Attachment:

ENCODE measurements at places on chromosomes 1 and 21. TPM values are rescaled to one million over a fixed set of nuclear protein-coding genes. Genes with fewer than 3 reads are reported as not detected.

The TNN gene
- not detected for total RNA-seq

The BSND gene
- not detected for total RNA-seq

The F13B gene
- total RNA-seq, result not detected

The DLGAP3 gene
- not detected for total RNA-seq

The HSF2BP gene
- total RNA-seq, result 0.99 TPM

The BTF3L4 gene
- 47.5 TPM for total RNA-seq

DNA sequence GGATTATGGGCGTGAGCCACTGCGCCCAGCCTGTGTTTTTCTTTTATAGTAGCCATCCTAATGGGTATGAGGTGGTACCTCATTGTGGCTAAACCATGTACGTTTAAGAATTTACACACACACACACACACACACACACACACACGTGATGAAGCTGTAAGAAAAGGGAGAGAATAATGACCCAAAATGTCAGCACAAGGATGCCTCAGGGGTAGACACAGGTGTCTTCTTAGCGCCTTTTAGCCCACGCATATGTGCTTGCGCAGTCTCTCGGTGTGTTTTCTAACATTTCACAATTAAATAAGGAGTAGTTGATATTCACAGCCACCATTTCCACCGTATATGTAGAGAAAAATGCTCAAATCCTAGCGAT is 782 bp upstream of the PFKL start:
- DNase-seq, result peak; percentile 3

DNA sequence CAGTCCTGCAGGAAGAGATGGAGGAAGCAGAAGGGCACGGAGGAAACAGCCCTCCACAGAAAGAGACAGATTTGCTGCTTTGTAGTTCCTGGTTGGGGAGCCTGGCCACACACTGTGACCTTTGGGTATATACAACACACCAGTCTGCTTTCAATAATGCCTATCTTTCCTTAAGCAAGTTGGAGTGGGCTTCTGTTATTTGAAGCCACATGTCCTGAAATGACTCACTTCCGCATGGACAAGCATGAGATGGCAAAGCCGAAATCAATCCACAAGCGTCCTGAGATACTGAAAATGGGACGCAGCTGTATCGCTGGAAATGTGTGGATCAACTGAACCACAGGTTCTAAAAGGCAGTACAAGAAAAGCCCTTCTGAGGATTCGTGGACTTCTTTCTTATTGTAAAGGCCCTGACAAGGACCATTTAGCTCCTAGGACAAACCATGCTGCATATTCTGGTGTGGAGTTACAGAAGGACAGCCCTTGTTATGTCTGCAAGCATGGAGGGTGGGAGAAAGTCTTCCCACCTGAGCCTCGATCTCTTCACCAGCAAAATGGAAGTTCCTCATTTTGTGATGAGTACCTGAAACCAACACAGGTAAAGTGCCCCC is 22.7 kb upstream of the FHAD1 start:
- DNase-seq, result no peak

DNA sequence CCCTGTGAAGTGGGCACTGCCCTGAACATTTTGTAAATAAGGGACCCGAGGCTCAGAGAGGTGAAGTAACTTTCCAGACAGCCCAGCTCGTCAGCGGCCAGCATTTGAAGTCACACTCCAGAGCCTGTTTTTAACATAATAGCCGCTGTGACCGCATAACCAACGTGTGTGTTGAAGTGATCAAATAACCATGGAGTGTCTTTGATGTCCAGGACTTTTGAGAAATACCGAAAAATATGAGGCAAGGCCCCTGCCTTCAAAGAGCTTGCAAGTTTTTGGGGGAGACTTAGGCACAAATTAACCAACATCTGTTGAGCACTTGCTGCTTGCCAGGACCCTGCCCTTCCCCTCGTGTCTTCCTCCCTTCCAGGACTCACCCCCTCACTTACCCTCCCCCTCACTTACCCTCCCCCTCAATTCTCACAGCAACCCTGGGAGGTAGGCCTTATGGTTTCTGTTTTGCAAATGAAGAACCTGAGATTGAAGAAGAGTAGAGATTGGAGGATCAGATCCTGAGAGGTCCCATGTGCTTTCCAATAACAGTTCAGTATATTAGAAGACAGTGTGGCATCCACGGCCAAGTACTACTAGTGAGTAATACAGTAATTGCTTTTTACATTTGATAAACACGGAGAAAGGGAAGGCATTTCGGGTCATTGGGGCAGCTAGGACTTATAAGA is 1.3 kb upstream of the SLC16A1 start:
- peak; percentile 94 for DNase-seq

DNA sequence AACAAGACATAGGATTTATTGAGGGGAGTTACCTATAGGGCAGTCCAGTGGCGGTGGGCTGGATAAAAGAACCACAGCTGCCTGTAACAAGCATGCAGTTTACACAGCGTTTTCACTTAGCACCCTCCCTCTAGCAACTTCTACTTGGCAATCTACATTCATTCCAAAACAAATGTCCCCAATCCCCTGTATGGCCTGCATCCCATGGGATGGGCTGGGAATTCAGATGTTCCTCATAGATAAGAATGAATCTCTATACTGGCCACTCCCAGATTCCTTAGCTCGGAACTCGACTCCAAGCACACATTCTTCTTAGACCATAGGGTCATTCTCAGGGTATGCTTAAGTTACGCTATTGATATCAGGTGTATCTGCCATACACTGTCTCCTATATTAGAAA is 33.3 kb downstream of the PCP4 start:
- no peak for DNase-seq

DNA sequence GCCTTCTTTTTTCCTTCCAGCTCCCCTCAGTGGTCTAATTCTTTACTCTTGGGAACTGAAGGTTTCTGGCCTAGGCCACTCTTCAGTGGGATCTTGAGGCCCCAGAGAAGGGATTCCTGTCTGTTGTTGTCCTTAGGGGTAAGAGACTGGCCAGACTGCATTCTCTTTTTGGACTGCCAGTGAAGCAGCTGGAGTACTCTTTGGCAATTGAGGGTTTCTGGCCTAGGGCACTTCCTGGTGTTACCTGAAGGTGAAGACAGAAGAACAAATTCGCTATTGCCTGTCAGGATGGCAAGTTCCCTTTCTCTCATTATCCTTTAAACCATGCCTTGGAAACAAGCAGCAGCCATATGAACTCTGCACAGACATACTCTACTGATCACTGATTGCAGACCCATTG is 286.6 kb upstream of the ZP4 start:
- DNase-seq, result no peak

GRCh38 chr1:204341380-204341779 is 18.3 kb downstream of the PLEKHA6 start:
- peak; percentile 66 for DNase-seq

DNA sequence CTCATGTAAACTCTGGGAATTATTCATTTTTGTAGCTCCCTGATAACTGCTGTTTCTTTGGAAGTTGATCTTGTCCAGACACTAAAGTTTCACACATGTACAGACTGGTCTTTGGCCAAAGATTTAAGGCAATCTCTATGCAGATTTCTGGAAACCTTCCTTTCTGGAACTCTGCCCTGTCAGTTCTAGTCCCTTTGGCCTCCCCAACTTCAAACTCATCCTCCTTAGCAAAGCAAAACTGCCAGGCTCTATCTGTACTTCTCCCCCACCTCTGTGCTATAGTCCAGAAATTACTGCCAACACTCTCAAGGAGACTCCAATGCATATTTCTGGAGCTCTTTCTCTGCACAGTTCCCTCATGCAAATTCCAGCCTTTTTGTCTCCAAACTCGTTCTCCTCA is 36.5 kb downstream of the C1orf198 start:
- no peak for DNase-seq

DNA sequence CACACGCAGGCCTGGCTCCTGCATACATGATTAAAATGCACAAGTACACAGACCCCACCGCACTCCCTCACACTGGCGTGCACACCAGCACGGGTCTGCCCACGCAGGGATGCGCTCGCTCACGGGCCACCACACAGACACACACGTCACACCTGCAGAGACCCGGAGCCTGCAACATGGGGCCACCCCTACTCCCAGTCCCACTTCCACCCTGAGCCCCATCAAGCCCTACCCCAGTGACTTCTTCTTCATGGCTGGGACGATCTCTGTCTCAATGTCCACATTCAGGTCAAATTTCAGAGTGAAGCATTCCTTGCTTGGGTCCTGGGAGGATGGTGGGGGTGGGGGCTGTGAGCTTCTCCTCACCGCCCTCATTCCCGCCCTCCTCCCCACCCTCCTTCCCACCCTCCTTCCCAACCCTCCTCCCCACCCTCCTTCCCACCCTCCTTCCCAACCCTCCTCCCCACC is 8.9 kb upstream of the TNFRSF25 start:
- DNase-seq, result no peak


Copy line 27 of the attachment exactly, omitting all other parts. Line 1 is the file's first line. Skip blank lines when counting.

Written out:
- no peak for DNase-seq